"Insigne's an excellent sportsman, but he must stay calm, change his attitude and lay off certain things. He's always had an attitude of discomfort in Naples. I understand him, I protect him and I like him a lot, but he's always found his situation in Naples to be uncomfortable. Therefore, I just want to say that he needs to calm down and become a more peaceful person, but that's his problem. Neither [agent Mino] Raiola nor Ancelotti can resolve that.

    "He's a great player and he can be in good form or bad form. If he's less so, it's up to the coach not to play him. Insigne can't come out cracking jokes or with an 'almost' defiant attitude. The coach is a family man, 60 years old, and won't tell you to get lost because he's three times your age."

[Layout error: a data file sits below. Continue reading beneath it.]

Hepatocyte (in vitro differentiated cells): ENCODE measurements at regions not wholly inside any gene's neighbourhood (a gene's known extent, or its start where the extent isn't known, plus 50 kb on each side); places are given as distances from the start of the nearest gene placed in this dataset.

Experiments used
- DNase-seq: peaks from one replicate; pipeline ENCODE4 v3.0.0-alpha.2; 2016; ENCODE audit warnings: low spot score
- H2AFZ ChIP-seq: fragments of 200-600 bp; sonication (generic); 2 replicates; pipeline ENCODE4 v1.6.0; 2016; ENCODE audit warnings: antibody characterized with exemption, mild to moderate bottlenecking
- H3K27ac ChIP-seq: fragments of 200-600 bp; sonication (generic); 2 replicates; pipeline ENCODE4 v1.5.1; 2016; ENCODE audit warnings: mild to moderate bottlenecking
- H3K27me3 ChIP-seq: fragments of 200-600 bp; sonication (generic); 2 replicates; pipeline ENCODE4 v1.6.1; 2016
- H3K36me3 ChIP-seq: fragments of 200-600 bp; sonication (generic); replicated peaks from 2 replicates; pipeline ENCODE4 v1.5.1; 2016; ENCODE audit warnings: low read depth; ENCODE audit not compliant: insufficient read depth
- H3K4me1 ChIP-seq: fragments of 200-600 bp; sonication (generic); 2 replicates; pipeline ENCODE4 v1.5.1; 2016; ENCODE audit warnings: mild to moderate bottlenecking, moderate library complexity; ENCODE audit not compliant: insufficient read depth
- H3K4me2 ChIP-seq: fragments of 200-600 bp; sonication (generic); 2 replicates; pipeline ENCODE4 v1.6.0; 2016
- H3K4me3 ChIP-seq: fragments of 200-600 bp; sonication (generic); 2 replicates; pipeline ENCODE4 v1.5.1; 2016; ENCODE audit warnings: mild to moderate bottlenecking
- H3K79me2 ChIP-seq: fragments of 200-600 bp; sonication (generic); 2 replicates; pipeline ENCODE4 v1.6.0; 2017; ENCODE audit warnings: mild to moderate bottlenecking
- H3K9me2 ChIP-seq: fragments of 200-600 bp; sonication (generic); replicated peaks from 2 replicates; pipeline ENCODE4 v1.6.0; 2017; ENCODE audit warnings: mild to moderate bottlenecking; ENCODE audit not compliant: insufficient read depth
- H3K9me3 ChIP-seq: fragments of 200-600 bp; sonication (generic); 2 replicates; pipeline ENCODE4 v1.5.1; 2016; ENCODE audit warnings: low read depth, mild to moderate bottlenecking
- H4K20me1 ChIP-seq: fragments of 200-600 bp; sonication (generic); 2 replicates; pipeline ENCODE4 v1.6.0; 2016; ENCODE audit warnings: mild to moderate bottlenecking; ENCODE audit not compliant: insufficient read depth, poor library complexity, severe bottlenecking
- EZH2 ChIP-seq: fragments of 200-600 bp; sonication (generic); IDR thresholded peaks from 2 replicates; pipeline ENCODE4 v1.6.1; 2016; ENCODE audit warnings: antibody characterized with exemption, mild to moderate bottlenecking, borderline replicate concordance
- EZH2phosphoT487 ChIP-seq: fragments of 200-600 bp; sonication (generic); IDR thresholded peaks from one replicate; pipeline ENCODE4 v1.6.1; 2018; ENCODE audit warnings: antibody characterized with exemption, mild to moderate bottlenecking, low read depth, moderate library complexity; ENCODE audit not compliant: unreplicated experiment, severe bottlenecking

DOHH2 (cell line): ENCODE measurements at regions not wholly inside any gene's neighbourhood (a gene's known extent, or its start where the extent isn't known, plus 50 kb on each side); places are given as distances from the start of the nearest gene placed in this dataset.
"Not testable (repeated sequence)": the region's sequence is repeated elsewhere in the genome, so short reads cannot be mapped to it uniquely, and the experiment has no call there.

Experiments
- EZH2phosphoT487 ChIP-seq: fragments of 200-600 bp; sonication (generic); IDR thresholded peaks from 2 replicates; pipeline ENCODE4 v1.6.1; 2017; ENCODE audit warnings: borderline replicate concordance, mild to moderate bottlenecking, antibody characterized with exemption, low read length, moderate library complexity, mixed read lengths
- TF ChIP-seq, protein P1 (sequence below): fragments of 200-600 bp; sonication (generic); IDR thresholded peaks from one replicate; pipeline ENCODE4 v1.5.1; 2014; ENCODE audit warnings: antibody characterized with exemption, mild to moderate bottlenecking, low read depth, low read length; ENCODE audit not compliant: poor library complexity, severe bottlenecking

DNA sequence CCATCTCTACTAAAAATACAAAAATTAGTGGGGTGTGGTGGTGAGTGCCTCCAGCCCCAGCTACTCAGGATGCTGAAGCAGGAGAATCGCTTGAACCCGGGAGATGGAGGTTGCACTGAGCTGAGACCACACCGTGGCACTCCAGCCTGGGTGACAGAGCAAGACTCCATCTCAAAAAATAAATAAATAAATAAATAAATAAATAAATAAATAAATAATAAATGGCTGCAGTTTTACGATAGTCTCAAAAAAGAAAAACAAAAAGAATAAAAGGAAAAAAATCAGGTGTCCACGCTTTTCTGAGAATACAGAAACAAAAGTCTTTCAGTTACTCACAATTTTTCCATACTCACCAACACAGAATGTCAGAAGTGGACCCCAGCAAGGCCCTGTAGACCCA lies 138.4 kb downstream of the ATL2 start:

• Italian federation chief says VAR could tackle racism Italian federation chief says VAR could tackle racism

    VAR technology could be used to weed out racists during matches, the head of Italy's football federation has proposed.

    President Gabriele Gravina said the federation [FIGC] would look for support from authorities to improve video technology with a view to pinpointing offenders.

    The VAR – or Video Assistant Referee – system has become a major component of modern football, but only in helping referees reach correct decisions on the pitch.

    According to Gravina, the same equipment could be deployed to closely monitor the stands at matches.

    Although closed circuit television is already often in use to observe behaviour of fans, Gravina appeared to indicate a higher grade of kit should be used.